Scripture “The devout life does bring wealth, but it’s the rich simplicity of being yourself before God.” 1 Timothy 6:6, Translation: The Message

Spiritual Focus “But the thing is, um, what I’m trying to say, very inarticulately, is that, um, in fact, perhaps despite appearances, I like you, very much. Just as you are.” 

Dialogue from the film, Bridget Jones’s Diary

Breath Prayer

Inhale: Loved, 

Exhale: just as I am

In our media-soaked culture, we are constantly bombarded with images and messaging of what we should look like, what we should strive for, and what we should believe in.  And it has an impact.  How many of us wish we were smarter, prettier, stronger, or more lovable, feeling “less than” the ideal images that run nonstop through our screens? Complicating all the external messaging is our inherent tendency to “norm match”, to conform to our peers.  An example of norm matching is when we order a salad for lunch at a restaurant, following the lead of those in our party who ordered first, when what we really want is a burger and fries. Not surprisingly, many journal articles describing norm matching, are directed at marketers.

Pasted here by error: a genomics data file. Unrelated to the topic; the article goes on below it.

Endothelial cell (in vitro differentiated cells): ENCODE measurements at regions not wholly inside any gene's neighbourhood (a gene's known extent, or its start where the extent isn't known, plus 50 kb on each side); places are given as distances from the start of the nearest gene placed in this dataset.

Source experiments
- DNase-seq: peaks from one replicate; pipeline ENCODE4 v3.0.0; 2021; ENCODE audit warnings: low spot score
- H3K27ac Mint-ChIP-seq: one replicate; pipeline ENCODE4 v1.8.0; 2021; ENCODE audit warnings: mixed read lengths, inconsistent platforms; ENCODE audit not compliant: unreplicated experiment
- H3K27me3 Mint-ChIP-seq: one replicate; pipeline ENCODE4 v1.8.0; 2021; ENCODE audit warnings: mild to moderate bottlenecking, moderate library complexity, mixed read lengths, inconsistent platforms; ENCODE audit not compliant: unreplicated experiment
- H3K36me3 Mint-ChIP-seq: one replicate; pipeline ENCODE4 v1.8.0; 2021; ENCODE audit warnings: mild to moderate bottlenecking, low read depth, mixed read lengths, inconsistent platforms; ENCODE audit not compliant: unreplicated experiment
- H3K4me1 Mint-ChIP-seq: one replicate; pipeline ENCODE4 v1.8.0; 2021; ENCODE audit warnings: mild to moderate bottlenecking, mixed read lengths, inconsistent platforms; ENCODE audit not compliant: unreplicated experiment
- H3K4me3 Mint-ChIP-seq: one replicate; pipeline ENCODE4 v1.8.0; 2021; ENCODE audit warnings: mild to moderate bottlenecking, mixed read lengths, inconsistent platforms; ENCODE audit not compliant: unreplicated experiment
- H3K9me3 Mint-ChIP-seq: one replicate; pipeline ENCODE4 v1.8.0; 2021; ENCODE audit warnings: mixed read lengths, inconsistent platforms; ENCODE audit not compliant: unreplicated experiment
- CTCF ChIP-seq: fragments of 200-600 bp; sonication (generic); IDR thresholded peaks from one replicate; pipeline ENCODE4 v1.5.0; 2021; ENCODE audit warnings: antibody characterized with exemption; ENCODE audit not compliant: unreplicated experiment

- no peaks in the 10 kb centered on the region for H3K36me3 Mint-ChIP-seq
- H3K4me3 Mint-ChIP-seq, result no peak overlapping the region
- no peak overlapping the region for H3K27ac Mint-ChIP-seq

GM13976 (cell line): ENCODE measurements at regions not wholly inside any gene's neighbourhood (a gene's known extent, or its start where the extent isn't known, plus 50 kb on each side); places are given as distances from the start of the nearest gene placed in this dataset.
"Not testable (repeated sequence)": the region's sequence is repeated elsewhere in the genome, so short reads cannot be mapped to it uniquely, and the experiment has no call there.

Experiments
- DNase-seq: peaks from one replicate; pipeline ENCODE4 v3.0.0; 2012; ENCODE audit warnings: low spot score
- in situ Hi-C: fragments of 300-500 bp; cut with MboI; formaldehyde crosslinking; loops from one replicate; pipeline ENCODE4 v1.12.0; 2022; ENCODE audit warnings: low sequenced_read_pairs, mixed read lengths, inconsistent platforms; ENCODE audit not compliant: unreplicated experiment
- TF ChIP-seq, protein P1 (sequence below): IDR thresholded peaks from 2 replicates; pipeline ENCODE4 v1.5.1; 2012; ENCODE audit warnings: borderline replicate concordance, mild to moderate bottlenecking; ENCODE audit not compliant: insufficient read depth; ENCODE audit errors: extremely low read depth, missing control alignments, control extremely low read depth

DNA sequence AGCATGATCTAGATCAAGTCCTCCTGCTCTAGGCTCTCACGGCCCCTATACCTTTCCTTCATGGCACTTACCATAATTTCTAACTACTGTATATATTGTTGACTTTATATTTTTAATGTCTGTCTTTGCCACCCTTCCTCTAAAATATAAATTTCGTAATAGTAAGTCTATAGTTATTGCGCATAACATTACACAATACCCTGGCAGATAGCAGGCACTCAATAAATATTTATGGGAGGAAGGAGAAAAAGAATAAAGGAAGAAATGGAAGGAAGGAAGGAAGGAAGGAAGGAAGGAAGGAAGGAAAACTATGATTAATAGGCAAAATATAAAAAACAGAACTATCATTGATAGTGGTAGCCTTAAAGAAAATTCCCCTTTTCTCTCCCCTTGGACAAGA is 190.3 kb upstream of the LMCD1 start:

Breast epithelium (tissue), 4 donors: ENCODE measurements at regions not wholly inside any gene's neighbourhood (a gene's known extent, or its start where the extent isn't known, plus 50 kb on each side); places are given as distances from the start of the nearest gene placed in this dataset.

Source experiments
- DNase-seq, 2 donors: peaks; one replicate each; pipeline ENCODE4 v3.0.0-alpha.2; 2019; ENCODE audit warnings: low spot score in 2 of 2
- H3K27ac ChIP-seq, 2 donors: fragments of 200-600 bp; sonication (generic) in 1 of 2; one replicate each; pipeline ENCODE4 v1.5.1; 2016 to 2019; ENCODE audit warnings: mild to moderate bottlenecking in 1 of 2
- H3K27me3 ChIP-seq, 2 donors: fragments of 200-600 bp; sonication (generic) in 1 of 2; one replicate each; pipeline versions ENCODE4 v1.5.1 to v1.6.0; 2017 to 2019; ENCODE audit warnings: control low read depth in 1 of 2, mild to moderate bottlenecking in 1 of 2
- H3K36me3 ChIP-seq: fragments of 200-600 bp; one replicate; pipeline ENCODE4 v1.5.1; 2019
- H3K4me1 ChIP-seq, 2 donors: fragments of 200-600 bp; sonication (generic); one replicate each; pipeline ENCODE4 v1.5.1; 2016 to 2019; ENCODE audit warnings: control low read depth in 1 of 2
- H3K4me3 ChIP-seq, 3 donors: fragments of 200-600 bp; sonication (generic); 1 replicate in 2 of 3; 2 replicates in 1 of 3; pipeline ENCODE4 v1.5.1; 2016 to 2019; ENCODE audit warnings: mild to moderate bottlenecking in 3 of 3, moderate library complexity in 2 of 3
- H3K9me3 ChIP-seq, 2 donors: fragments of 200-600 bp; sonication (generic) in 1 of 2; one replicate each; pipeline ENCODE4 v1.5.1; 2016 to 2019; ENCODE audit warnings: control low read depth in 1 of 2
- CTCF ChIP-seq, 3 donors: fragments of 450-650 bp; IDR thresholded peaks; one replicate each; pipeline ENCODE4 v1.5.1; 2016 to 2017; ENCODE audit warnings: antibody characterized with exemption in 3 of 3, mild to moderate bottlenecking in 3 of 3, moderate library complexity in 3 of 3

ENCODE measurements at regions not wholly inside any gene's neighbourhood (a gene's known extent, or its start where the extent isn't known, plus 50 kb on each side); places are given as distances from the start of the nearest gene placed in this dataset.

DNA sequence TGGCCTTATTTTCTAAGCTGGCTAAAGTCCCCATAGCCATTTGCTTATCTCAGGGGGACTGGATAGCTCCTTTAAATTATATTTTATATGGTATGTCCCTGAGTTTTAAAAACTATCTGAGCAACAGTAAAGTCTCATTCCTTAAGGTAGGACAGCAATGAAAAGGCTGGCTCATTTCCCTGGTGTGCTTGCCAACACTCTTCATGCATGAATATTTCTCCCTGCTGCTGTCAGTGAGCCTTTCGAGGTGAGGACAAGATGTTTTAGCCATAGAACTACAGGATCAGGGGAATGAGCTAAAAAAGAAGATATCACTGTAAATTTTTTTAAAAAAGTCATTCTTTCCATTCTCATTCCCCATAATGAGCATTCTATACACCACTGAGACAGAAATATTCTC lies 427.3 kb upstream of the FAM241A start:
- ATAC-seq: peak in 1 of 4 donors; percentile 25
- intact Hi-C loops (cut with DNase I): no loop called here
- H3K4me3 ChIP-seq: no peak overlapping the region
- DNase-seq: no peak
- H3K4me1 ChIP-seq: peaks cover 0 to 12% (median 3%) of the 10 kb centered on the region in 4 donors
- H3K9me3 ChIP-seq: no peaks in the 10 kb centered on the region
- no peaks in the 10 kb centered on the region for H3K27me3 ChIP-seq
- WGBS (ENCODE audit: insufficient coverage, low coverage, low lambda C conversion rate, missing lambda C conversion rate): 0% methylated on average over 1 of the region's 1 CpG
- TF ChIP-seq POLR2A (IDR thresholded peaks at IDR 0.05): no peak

There is nothing wrong with norm matching or social/cultural messaging per se, but when it pushes us towards dualistic thinking, “us versus them”, or heightens our feelings of being “less than”, or interferes with our ability to be open and honest, to be ourselves, then we’ve got a problem.  

The practice of pratyahara, one of the eight limbs of yoga outlined in the Yoga Sutras by Patanjali, can help. Sometimes described as mind or sensory withdrawal, pratyahara practices help us create boundaries, create space, that foster our ability to be open, honest, and present—in other words, to be our authentic self.  A very simple example of pratyahara is to simply turn off technology: your phone, tablet, radio, or TV, thereby creating a boundary that controls the input of external messaging.  The most common pratyahara yoga practice is perhaps savasana, the creation of space set aside to rest.  Looking through our faith lens, we find this wisdom echoed in the observance of Sabbath, placing boundaries on our activities, in order to set aside time, create space, for God.

Using boundaries wisely, to create sacred space, is the first step to stripping off the layers that prevent us from being open, honest, and fully present, to our neighbor and before God.  In doing so, we are reminded that our wealth, our true riches, as described in this week’s scripture from Timothy, are found in being our self, beloved just as we are, a child of God.

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